• limiting visits to a maximum of two immediate social supports or professional services at one time, per day;
  • visits will no longer be conducted in communal areas;
  • no large group visits or gatherings are permitted;
  • children under 16 years or less are only permitted to visit by exception; and
  • phone or video calls must be made available to all residents to enable regular communication with family members and visitors are encouraged to practise social distancing where possible.[9]

Travel ban

On Wednesday 18 March 2020, the National Security Committee of Cabinet raised the advice for all overseas travel to the highest level, advising all Australian citizens not to travel overseas to any country.[10] The do not travel warning was raised to a travel ban, effective from 25 March 2020.[11]

The Federal Government implemented this travel ban under the Act, using their broad powers to determine any emergency requirement or direction necessary to reduce the spread of COVID-19 to Australia and other countries.

The Prime Minister has stated limited exemptions will be managed by the Australian Border Force and may apply to essential travel (such as for work), citizens who ordinarily reside overseas and for compassionate and humanitarian grounds.

The Federal Government’s Smart Traveller website says the ban applies to overseas countries without exception.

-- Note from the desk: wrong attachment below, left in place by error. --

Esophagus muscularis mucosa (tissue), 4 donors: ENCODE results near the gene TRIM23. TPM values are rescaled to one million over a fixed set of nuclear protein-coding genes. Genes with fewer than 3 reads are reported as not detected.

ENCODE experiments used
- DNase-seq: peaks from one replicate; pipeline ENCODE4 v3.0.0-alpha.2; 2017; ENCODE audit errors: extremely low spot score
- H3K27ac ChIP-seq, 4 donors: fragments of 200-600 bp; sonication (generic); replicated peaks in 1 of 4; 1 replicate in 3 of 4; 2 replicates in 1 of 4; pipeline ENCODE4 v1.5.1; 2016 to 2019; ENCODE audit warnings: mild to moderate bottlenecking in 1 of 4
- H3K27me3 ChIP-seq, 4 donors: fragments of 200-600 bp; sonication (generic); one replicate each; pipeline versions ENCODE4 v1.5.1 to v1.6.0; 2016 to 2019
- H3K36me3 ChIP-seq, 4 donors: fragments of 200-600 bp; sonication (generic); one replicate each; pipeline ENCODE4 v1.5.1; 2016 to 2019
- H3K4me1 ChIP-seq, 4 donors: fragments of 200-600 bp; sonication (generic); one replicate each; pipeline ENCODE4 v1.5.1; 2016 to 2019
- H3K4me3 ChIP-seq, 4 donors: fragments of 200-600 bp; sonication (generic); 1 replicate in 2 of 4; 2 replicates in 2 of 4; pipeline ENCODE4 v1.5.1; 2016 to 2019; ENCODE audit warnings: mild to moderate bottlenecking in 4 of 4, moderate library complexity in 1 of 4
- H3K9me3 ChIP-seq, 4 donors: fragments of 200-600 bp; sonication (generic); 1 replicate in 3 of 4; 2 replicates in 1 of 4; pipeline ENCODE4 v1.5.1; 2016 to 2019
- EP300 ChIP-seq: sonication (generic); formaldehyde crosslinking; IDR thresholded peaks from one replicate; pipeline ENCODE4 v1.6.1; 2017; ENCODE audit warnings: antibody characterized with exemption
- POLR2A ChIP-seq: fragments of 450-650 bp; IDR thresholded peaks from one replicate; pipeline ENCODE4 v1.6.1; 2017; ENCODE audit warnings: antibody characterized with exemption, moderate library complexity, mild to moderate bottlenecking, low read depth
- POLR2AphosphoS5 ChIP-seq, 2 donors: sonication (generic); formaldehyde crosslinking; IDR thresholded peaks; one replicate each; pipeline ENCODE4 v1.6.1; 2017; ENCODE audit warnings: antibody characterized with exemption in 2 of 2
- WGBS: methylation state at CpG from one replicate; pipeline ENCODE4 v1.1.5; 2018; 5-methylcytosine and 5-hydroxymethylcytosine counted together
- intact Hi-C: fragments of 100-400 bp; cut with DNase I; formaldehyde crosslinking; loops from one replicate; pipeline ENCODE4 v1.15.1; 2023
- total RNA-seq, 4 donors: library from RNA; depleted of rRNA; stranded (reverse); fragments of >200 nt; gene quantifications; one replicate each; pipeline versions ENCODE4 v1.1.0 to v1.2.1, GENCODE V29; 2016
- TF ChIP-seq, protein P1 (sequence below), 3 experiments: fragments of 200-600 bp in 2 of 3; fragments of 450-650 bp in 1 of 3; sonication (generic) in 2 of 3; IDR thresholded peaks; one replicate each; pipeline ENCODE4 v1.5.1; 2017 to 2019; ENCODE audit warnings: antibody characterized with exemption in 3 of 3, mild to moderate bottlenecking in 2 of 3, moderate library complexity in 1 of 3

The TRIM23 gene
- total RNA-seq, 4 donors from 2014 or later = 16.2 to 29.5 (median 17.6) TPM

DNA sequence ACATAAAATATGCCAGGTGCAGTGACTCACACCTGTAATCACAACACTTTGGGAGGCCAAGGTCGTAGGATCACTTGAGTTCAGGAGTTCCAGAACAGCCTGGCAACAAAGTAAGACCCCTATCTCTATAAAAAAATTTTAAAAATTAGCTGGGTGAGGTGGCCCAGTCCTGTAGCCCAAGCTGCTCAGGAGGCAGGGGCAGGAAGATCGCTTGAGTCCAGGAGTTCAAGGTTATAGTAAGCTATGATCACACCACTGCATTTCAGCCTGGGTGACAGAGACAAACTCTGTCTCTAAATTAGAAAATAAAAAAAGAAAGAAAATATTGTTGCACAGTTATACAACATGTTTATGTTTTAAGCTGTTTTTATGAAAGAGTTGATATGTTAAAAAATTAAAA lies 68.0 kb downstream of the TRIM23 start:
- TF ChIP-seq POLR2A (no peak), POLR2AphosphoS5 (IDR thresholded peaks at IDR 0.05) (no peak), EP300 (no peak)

From 9pm on 20 March 2020, international travel to Australia was limited to Australian citizens, permanent residents and their immediate families, effectively closing the borders to any foreign visitors.[12] Anyone arriving in Australia must self-isolate for 14 days, which is being enforced by states and territories.[13]


Refusing or failing to comply with a direction or requirement made under the Act may result in up to 5 years imprisonment and/or a fine of up to $50,000.[14]

If you receive a fine, you should seek legal advice.

What to do if you or your family receive directions

If you or your family are directed to do something using the powers outlined in this resource, you can get legal advice through Justice Connect.

Apply for legal help

If you have a legal problem related to COVID-19, apply for free legal help from Justice Connect.

Apply now


This resource is accurate as at 25 March 2020. You should review the Prime Minister’s website for the most up to date information.


This is a resource outlining the Federal measures in place.


[1] This declaration is made on recommendation of the Health Minister, see Prime Minister of Australia media alerts, 18 March 2020, <>

[2] Biosecurity Act s 475 (the Act).

[3] The Act s 475(4).

[4] The Act s 476.

[5] The Act ss 477 and 478.

[6] Prime Minister of Australia media alerts, 18 March 2020, <>

[7] Prime Minister of Australia media alerts, 18 March 2020, <>

[8] The Act ss 477 and 478.

[9] Prime Minister of Australia media alerts, 18 March 2020, <>

[10] Prime Minister of Australia media alerts, 18 March 2020, <>

[11] Prime Minister of Australia media alerts, 24 March 2020, < >

[12] Prime Minister of Australia media alerts, 19 March 2020, < >

[13] Prime Minister of Australia media alerts, 16 March 2020 <> and 18 March 2020, <>

[14] The Act s 479.